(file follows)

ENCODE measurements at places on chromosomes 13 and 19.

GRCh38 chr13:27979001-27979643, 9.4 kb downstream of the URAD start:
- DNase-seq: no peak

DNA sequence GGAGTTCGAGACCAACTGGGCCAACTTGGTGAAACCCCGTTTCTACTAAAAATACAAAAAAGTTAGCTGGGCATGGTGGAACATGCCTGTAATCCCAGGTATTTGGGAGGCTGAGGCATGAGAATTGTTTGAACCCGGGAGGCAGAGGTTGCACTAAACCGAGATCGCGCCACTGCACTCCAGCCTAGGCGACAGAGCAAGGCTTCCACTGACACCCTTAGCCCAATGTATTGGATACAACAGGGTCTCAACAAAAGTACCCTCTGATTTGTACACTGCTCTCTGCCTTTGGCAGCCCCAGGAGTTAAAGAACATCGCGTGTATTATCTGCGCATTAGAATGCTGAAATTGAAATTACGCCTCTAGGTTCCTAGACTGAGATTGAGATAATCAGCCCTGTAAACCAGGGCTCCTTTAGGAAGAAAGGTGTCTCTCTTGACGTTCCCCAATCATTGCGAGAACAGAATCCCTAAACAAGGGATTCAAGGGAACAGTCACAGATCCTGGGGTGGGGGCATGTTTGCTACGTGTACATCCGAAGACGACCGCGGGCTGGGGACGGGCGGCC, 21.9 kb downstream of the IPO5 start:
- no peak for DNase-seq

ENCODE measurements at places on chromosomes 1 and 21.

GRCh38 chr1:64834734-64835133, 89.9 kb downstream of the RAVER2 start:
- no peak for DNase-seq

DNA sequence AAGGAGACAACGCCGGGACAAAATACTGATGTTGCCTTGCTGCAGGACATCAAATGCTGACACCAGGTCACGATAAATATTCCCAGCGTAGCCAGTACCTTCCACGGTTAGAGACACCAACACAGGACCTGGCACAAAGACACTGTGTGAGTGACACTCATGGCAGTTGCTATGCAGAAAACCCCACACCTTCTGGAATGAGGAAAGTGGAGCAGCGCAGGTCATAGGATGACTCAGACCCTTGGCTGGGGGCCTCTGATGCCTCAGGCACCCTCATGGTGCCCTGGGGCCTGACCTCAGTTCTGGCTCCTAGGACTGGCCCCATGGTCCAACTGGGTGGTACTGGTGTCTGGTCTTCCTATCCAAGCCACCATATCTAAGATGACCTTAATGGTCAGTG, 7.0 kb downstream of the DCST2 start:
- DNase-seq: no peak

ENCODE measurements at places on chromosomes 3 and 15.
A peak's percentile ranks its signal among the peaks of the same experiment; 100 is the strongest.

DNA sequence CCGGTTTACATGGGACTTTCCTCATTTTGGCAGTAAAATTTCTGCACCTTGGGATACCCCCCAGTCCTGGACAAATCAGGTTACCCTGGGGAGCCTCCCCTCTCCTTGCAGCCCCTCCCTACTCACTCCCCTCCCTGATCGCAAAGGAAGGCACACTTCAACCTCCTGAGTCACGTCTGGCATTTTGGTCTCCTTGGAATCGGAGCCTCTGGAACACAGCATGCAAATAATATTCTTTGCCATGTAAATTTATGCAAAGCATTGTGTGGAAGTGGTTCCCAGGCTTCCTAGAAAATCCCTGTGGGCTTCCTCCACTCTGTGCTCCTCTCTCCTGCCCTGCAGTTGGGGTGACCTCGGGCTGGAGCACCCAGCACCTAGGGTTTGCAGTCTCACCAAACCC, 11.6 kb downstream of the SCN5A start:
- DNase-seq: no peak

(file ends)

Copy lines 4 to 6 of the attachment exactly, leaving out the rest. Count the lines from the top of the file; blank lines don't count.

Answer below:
DNA sequence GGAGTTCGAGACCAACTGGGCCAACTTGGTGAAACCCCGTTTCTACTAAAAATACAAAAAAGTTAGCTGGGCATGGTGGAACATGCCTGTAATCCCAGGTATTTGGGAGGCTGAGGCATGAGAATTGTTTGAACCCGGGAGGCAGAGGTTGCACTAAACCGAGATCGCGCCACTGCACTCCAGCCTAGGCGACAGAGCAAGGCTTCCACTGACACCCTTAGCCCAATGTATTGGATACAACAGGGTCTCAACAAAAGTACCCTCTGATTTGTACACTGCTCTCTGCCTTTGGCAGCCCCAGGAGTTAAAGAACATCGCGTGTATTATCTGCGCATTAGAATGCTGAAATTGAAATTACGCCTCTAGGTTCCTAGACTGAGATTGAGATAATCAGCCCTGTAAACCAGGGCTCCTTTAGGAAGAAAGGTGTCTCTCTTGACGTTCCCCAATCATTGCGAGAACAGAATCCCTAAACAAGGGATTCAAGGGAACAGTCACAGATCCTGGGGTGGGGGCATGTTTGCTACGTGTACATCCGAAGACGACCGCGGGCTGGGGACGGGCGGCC, 21.9 kb downstream of the IPO5 start:
- no peak for DNase-seq

ENCODE measurements at places on chromosomes 1 and 21.